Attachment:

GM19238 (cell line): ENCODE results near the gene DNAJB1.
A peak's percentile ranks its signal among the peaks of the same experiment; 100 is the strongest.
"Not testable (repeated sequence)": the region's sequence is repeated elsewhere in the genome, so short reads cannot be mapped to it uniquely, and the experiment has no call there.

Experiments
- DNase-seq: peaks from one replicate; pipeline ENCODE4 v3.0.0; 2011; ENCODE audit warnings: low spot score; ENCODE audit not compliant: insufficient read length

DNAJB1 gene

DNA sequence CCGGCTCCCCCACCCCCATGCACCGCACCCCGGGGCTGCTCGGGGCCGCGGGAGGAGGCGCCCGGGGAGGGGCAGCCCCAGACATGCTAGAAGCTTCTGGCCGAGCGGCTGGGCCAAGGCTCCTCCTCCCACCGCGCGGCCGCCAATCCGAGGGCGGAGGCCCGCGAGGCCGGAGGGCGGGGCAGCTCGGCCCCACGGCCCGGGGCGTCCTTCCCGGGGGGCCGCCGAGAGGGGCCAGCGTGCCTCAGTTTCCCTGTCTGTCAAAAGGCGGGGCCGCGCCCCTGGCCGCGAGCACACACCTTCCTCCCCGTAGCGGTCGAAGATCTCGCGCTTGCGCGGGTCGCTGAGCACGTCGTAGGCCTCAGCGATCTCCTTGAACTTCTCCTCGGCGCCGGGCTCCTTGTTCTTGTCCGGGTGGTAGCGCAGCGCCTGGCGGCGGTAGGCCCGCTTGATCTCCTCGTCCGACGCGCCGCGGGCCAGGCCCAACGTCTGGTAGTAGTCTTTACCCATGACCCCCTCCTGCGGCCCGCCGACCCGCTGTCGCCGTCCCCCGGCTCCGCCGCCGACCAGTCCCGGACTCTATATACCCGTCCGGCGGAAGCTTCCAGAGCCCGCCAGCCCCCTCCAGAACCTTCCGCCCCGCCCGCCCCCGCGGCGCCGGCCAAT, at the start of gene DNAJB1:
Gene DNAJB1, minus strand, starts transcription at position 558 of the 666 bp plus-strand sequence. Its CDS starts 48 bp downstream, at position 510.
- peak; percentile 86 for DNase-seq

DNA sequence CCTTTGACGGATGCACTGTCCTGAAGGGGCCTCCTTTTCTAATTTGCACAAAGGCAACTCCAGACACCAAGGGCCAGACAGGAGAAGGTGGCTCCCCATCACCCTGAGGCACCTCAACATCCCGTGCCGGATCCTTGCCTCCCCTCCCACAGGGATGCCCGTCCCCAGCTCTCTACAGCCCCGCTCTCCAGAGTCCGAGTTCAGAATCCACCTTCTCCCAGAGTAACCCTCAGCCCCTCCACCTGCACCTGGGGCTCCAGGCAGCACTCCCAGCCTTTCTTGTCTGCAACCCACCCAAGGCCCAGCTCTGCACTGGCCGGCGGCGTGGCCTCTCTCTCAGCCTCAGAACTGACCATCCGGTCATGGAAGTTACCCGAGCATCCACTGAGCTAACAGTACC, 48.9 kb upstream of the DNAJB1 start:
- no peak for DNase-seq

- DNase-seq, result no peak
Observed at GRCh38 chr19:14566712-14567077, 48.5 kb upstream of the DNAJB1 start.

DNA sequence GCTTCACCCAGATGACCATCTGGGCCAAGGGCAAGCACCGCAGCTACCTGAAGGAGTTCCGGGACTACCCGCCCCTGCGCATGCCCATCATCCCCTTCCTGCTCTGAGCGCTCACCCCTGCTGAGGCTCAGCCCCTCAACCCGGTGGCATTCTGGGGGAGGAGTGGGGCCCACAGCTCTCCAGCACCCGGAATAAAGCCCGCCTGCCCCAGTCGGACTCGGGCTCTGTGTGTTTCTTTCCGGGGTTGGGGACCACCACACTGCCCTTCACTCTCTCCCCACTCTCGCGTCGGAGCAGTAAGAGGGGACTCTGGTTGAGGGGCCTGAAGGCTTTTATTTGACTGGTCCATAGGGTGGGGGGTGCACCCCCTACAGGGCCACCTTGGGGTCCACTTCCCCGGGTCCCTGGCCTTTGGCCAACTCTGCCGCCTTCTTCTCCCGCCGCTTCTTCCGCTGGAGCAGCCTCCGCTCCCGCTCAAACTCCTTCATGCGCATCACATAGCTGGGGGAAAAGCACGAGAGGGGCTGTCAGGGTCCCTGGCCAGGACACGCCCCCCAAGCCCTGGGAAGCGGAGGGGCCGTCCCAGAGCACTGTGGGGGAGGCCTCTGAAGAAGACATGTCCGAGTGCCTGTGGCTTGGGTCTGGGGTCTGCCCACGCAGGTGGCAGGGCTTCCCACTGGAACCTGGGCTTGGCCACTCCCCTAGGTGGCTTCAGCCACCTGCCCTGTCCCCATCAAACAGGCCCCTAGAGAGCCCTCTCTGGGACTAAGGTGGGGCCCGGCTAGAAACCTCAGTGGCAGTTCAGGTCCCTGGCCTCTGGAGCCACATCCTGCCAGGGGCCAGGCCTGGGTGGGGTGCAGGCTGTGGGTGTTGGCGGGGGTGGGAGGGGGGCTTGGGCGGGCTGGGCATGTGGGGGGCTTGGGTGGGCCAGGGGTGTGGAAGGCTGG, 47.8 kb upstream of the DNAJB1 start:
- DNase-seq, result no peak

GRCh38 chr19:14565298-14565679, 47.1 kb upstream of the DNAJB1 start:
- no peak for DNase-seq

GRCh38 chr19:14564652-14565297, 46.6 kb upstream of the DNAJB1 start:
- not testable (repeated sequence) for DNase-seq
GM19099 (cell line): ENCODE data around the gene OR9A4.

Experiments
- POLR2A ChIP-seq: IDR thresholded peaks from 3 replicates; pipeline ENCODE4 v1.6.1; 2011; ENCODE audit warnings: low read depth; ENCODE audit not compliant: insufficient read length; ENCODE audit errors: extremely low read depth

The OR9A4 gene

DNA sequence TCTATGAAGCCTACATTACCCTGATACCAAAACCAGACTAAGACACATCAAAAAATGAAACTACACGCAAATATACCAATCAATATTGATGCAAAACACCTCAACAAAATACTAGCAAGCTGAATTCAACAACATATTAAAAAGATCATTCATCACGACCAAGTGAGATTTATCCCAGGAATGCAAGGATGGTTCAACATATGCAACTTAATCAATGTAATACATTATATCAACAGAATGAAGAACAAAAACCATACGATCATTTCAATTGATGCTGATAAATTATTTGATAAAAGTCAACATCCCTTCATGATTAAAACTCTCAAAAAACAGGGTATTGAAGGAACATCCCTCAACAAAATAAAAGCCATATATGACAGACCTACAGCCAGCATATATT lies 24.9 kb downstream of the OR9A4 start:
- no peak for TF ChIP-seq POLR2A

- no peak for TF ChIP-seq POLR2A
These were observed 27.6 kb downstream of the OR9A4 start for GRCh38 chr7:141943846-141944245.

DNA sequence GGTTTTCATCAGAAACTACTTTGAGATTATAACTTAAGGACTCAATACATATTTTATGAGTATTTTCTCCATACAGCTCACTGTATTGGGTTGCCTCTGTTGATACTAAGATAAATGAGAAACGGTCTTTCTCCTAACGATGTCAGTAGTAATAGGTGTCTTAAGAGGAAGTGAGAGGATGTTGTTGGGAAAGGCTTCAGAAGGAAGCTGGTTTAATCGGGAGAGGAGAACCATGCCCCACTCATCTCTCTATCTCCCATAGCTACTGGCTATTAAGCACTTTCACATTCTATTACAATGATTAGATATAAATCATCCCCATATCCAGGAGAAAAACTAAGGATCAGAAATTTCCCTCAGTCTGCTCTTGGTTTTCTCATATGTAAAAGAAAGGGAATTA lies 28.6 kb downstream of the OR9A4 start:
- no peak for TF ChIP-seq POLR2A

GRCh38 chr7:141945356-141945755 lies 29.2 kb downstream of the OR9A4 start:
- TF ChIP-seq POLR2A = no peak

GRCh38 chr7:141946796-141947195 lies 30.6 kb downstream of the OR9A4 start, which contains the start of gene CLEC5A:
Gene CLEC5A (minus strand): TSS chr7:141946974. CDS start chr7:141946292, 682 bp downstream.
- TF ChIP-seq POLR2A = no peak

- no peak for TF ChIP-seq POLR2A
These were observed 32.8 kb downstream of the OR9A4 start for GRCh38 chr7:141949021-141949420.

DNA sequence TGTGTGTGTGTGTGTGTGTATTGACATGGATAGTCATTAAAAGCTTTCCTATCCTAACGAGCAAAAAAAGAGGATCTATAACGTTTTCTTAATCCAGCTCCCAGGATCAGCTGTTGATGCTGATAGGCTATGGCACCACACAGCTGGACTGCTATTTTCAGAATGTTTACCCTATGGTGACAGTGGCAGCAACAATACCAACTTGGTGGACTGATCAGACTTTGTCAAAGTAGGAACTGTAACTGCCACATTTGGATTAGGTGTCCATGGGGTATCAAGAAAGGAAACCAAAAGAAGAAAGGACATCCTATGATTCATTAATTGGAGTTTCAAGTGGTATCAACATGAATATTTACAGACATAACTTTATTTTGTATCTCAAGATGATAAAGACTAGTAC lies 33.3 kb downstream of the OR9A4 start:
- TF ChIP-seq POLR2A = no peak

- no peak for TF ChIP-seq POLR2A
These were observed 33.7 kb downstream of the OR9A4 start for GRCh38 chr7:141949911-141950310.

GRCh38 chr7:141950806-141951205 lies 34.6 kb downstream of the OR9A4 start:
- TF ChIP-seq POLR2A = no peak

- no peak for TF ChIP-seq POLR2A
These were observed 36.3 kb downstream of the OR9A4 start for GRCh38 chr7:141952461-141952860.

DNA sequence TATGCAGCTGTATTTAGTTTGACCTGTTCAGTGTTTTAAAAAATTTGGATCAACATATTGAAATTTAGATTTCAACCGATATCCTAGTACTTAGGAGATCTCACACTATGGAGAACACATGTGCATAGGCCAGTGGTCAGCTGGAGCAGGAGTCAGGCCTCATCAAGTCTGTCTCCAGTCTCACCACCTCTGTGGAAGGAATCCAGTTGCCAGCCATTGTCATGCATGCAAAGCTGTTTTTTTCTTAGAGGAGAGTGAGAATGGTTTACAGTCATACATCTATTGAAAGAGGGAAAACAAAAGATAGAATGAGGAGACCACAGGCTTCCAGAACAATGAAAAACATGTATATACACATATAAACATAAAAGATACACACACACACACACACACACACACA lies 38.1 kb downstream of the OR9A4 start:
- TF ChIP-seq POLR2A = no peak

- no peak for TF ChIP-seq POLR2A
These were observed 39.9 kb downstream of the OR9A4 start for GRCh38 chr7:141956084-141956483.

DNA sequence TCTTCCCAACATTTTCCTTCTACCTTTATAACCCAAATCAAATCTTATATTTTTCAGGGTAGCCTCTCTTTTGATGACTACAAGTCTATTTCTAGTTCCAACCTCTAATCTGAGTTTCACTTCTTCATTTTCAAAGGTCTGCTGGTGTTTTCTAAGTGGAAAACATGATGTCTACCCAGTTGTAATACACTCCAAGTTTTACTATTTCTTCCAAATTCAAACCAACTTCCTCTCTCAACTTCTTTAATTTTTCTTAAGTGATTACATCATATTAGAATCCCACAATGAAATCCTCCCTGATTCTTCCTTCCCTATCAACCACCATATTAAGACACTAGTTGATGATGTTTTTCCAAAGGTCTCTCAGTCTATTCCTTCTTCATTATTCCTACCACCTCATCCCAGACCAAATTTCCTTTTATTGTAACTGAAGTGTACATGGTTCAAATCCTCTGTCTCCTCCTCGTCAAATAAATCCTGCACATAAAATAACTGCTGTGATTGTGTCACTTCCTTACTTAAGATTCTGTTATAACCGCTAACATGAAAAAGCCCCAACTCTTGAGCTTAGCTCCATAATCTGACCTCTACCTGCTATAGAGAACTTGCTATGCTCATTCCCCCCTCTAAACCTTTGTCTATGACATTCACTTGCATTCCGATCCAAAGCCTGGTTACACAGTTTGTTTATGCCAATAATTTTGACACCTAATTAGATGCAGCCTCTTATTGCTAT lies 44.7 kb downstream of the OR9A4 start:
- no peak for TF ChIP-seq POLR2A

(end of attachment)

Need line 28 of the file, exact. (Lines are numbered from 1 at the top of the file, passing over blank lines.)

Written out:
DNA sequence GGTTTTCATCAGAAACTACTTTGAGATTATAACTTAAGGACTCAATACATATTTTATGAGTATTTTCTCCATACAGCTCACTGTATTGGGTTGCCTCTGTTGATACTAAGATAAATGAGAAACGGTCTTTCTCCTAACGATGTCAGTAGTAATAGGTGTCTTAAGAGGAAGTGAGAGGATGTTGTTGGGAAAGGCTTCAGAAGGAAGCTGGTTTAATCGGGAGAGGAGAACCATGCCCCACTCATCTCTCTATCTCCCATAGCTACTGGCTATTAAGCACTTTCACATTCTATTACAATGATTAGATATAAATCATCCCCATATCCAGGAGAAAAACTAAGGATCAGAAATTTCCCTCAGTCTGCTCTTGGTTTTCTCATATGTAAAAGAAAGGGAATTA lies 28.6 kb downstream of the OR9A4 start: